A Step in LGBTQ Representation, Crowds Fill the Streets as Women Fight Poland’s Abortion Ban, Kamala Harris, Stacey Abrams & What to Know About Jill Biden

An Instrumental Step in LGBTQ Representation

By Natasha Gilman

While the presidential race was the main focus for many Americans over the past few weeks, the state senate races were also happening, and are allowing for a more inclusive political world. Sarah McBride is a transgender female who recently won the Delaware state senate race. McBride beat republican candidate Steve Washington and is taking the seat of Democrat Harris McDowell. Throughout her political career, McBride worked with the secretary of LGBTQ advocacy group and the Human Rights Campaign. She was also a trainee in President Obama’s white house, being the first out transgender individual to do so. 

In 2016, McBride was the first transgender induvidual to speak at a major political convential, adressing Democrats in Philadelphia. On the night of her election, Sarah tweeted, “I hope tonight shows an LGBTQ kid that our democracy is big enough for them, too.” Sarah has always been an influential advocate for young people around her and is a vocal representitive for the LGBTQ community. Mark Keisling, the executive director for the National Center for Transgender Equality described McBribe as, “smart, she’s a great public speaker and a great possibility model for young people.” Sarah’s election provides hope “that voters are increasingly rejecting the politics of bigotry in favor of candidates who stand for fairness and equality,” says President of the LGBTQ Victory Fund Annise Parker

Sarah McBride is an extraordinary example of the need for increased LGBTQ representation in politics and in all social spheres as she is an inspiring, engaging, and powerful leader for people of all ages. 


Michigan Senator Gary Peters Becomes The First U.S. Senator To Share Abortion Story

By Zac Cornell

With the imminent confirmation of Judge Amy Coney Barrett to the United States Supreme Court, the status of legalized abortion in the United States is at risk and on the top of many American’s minds. With so much at stake, United States Senator Gary Peters from Michigan became the first sitting senator in history to publicly share his personal experience with abortion. Sharing his difficult story is not only history-making, but also of crucial importance, as it highlights the fact that the freedom to get an abortion can sometimes be the difference between a woman’s life or death.

Senator Peters who spoke with Elle magazine, said “It’s a story of how gut-wrenching and complicated decisions can be related to reproductive health, a situation I went through with my first wife.” Peters explained his reasoning for sharing his story, “It’s important for folks to understand that these things happen to folks every day.” He continued, “I’ve always considered myself pro-choice and believe women should be able to make these decisions themselves, but when you live it in real life, you realize the significant impact it can have on a family.”

Senator Peters’ wife had been four months pregnant when her water broke and there was tragically no way to save the pregnancy. Their doctor had told them that she would have a natural miscarriage, however after three days of no miscarriage and her health being at grave risk, the couple tried to get an abortion to save his wife’s life. The doctor appealed to the hospital board to make an emergency exception and perform the abortion procedure, but due to politics, the doctor was denied. Fortunately, the couple had a friend on the board of another hospital and were able to get the life saving procedure in time.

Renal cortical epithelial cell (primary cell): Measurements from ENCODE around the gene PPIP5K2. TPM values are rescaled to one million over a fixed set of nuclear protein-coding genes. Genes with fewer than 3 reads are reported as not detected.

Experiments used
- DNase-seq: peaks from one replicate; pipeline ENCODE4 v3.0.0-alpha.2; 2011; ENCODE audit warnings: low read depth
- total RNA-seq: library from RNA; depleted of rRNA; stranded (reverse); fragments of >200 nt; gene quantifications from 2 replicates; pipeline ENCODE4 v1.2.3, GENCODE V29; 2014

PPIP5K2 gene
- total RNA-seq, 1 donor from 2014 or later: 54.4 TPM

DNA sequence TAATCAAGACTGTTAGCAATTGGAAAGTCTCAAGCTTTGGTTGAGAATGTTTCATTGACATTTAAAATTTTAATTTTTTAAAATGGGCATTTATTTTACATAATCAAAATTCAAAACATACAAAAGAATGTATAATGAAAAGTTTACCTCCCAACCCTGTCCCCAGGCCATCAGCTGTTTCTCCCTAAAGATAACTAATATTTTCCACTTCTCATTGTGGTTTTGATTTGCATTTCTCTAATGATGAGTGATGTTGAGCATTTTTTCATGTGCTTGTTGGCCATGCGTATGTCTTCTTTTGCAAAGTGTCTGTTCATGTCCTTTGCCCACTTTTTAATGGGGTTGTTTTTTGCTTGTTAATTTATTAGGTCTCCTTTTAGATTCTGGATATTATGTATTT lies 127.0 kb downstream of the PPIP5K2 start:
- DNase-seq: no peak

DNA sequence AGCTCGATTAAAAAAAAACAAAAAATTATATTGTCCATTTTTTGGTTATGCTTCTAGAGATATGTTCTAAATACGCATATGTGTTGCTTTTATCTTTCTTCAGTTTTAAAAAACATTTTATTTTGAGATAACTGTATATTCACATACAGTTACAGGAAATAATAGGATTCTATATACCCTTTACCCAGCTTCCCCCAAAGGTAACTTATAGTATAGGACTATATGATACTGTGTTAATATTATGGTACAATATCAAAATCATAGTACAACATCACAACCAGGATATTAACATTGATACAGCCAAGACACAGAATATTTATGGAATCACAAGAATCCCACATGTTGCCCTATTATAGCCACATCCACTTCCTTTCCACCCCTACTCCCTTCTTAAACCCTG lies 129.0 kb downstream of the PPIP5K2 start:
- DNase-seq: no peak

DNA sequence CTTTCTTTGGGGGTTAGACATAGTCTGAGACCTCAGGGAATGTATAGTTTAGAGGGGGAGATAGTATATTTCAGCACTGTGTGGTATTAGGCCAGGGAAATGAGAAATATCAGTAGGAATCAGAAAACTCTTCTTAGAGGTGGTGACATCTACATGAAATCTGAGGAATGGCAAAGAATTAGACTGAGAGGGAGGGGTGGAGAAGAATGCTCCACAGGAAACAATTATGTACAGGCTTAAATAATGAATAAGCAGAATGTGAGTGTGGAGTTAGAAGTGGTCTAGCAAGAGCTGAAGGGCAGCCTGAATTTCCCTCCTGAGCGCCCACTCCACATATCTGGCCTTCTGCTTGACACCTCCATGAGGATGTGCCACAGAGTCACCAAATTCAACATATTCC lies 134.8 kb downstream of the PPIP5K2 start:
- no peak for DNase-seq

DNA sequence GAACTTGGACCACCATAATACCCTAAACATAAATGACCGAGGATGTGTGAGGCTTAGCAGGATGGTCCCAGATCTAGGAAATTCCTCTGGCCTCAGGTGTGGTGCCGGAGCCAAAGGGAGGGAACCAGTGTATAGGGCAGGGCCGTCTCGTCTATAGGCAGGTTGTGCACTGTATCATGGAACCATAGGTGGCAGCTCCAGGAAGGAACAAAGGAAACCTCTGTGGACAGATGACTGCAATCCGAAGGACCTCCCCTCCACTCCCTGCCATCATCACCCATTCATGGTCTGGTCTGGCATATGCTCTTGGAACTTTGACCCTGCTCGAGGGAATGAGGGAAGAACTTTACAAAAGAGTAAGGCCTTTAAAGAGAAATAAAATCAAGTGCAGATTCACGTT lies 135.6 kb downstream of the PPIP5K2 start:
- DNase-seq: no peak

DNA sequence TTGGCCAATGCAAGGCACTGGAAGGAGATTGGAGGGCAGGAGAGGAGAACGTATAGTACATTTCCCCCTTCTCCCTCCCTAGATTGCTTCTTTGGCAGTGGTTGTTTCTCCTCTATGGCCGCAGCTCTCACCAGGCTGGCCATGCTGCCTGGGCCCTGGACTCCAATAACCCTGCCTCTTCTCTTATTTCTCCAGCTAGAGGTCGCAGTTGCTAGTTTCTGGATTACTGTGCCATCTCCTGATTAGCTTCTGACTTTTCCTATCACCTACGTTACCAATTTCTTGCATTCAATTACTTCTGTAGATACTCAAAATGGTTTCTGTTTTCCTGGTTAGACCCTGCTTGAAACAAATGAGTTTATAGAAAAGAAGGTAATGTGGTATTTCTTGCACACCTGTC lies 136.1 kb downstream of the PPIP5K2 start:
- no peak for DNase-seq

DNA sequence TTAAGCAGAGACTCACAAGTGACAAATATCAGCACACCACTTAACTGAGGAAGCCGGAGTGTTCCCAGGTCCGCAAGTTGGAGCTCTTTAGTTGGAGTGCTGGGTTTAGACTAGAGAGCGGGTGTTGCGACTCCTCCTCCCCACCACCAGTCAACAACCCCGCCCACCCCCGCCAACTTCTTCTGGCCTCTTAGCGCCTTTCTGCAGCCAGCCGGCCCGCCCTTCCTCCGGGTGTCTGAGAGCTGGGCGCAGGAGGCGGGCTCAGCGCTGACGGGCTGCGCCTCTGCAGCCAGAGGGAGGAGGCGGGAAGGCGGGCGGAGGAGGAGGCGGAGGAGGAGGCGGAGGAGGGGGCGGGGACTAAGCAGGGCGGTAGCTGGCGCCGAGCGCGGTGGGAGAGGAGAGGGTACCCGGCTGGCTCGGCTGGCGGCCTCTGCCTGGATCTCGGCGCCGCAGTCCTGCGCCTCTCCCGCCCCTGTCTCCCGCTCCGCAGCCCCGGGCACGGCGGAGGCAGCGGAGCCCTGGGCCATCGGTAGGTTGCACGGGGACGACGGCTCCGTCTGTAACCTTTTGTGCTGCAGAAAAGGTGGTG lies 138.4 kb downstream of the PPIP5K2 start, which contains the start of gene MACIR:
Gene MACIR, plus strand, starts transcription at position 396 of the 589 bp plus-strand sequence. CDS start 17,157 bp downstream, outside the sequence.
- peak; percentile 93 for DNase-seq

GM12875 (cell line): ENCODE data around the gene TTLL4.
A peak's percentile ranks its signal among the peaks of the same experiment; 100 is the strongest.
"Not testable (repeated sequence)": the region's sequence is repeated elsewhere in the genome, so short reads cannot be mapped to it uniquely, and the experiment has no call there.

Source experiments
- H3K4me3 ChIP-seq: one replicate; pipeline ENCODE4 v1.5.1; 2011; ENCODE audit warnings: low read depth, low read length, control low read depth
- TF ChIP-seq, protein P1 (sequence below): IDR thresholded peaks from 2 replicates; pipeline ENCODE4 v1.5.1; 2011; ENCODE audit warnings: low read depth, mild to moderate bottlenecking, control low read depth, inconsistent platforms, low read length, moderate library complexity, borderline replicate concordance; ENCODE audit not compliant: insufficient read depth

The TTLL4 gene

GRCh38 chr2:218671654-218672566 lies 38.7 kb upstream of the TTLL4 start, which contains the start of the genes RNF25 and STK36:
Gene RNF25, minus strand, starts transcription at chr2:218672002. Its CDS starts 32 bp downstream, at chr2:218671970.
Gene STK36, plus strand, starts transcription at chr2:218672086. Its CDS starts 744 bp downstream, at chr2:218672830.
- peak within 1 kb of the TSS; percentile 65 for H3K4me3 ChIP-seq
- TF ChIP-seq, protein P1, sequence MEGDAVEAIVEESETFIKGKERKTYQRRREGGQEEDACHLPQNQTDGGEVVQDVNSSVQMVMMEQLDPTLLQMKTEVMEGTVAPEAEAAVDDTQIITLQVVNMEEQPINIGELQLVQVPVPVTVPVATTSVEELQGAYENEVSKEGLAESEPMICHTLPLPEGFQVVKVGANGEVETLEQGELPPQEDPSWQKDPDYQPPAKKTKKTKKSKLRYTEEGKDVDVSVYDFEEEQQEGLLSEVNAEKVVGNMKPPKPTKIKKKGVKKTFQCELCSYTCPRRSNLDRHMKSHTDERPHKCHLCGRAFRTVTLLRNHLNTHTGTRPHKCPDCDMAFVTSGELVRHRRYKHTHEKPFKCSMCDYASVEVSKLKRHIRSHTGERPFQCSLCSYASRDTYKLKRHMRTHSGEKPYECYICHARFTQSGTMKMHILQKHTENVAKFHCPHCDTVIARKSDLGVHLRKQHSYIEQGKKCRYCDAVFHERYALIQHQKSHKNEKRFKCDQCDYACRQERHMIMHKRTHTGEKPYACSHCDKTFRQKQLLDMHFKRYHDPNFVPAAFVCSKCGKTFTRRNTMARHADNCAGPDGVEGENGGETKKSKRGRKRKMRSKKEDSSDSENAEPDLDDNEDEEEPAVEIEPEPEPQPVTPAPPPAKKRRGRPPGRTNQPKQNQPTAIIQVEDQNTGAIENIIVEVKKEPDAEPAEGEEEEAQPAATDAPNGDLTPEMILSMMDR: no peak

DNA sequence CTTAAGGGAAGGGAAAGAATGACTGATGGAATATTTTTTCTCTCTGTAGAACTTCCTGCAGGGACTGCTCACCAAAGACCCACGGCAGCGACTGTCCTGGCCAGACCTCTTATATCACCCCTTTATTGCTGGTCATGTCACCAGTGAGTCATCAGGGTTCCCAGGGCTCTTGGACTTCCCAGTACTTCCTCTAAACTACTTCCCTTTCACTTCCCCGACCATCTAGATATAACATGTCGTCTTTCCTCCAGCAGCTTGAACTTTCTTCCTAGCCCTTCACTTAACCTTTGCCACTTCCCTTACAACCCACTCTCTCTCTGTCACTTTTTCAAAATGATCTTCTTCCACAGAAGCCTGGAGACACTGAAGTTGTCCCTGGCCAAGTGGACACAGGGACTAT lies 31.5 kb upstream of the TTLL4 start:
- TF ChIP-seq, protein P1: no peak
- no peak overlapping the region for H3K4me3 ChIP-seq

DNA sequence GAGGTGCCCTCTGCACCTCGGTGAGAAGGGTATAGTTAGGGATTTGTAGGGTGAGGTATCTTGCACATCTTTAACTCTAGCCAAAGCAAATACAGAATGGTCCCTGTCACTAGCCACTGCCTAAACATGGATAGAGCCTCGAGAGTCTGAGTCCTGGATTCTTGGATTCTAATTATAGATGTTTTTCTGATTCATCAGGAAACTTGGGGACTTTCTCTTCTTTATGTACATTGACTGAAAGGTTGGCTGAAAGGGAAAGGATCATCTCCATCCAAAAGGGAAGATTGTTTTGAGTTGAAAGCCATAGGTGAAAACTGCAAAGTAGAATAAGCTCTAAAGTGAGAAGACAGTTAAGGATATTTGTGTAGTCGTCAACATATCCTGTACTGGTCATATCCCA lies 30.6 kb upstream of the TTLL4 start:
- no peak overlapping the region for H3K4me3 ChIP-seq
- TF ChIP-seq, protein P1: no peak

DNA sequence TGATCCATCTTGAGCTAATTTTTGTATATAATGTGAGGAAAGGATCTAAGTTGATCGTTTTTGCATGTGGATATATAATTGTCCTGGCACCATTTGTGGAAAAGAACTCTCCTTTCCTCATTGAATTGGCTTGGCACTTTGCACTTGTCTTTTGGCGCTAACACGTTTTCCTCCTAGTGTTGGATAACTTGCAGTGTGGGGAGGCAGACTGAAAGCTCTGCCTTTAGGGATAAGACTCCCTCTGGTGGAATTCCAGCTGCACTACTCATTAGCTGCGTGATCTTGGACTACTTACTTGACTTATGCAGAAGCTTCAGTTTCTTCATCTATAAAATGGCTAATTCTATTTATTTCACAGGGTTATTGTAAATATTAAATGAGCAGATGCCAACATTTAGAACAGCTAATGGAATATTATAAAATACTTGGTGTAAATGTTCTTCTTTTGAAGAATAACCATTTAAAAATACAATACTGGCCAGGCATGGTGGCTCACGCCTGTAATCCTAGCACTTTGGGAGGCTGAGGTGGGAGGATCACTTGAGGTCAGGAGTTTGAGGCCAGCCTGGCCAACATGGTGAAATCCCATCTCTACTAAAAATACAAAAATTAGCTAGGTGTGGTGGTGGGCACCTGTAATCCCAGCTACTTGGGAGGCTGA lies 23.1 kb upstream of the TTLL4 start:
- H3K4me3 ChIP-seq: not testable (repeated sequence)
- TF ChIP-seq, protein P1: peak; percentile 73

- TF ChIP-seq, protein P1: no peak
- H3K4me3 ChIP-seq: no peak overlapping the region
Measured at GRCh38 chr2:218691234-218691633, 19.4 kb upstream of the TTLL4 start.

Ilyse Hogue, president of NARAL told Elle, “Senator Peters’s family is an example of countless stories across our nation of the injustice and harm that occurs when we allow politicians who know nothing about our lives to make decisions about our pregnancies.” Hogue continued, “In breaking the silence, he not only gives voice to what’s at stake, but he reminds us of our common humanity and quest for dignity and compassion when we fight for reproductive freedom for everybody.”

With the confirmation of Barrett, the new Supreme Court will lean conservative and put the fate of the landmark Roe v. Wade decision legalizing abortion at risk. Considering that three quarters of the country believe that abortion should be legal, it is now more important than ever for prominent people to share their stories to show the necessity to keep American’s access to safe, legal abortions.

Senator Peters explained to Elle, “It’s important for folks who are willing to tell these stories to tell them, especially now.” He continued, “The new Supreme Court nominee could make a decision that will have major ramifications for reproductive health for women for decades to come. This is a pivotal moment for reproductive freedom.”

Peter’s story shows that it is valuable to hear a man’s perspective in this contentious debate, and recognize the many people affected by a woman’s access to healthcare. 

You can read the Elle story in its entirety here: 






Kamala Harris Sets a New Precedent for American Politics

By Marin Yearley

After over 200 years and 44 different presidencies, the United States will finally welcome a woman into The White House. As of 2021, former senator and California Attorney General, Kamala Harris, will make history as the first woman and woman of color to ever serve as Vice President. While women have begun to reach new heights in America’s modern political landscape, none have climbed higher than Harris whose groundbreaking appointment could mean big things for the future. 

Born to immigrant parents who had lived through The Civil Rights Movement, Harris’s adolescence was pervaded by lessons of racial injustice. Though planted in her childhood, these seeds of passion for civil justice would continue to shape Harris’s life and career for many years. Notably, the vice presidency is not the first barrier Harris has broken, as she had already been the first black woman to serve in her roles as California Attorney General and Senator. In all of these positions, Harris’s policies and work possessed a strong focus on representing racial minorities and other marginalized groups in America, embodying the values that characterized her upbringing and background. Similarly, Harris attended the historically black Howard University and made several trips to India throughout her lifetime in order to remain closely connected to her family roots. In addition to these aspects of her identity, Harris finds a balance between her work and her husband and two stepchildren, reinforcing that women do not need to sacrifice their career for motherhood or vice versa.